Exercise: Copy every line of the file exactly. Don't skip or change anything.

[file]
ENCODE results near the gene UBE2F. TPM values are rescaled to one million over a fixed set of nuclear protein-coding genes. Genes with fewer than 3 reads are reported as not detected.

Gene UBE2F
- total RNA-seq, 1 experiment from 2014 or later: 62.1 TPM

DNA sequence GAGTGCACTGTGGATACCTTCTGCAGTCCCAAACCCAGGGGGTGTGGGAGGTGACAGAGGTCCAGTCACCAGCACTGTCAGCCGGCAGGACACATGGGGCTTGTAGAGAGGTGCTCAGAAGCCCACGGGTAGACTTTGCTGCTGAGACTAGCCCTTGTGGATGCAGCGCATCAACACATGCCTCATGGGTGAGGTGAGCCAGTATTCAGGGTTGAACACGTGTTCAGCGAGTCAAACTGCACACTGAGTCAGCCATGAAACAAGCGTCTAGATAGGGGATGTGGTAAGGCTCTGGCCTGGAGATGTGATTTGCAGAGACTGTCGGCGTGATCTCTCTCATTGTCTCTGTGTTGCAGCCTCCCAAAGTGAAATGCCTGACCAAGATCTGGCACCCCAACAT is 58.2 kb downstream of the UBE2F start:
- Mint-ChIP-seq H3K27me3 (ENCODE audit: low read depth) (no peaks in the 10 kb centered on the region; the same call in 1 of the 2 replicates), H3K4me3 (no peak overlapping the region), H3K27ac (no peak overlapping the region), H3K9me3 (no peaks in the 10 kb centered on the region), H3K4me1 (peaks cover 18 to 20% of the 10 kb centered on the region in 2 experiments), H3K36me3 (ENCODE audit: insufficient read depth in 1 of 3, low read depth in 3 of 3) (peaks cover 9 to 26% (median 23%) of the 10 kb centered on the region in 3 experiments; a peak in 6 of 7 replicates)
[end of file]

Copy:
ENCODE results near the gene UBE2F. TPM values are rescaled to one million over a fixed set of nuclear protein-coding genes. Genes with fewer than 3 reads are reported as not detected.

Gene UBE2F
- total RNA-seq, 1 experiment from 2014 or later: 62.1 TPM

DNA sequence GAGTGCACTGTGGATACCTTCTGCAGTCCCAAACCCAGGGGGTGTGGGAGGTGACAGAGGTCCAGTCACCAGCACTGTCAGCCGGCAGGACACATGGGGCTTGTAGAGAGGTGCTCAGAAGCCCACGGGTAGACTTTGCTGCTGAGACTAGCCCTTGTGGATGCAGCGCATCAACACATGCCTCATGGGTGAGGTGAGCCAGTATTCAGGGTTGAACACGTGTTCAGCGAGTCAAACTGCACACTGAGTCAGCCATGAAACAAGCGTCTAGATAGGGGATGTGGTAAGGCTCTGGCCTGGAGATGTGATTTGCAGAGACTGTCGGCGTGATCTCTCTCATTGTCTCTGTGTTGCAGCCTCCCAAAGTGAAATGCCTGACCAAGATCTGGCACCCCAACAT is 58.2 kb downstream of the UBE2F start:
- Mint-ChIP-seq H3K27me3 (ENCODE audit: low read depth) (no peaks in the 10 kb centered on the region; the same call in 1 of the 2 replicates), H3K4me3 (no peak overlapping the region), H3K27ac (no peak overlapping the region), H3K9me3 (no peaks in the 10 kb centered on the region), H3K4me1 (peaks cover 18 to 20% of the 10 kb centered on the region in 2 experiments), H3K36me3 (ENCODE audit: insufficient read depth in 1 of 3, low read depth in 3 of 3) (peaks cover 9 to 26% (median 23%) of the 10 kb centered on the region in 3 experiments; a peak in 6 of 7 replicates)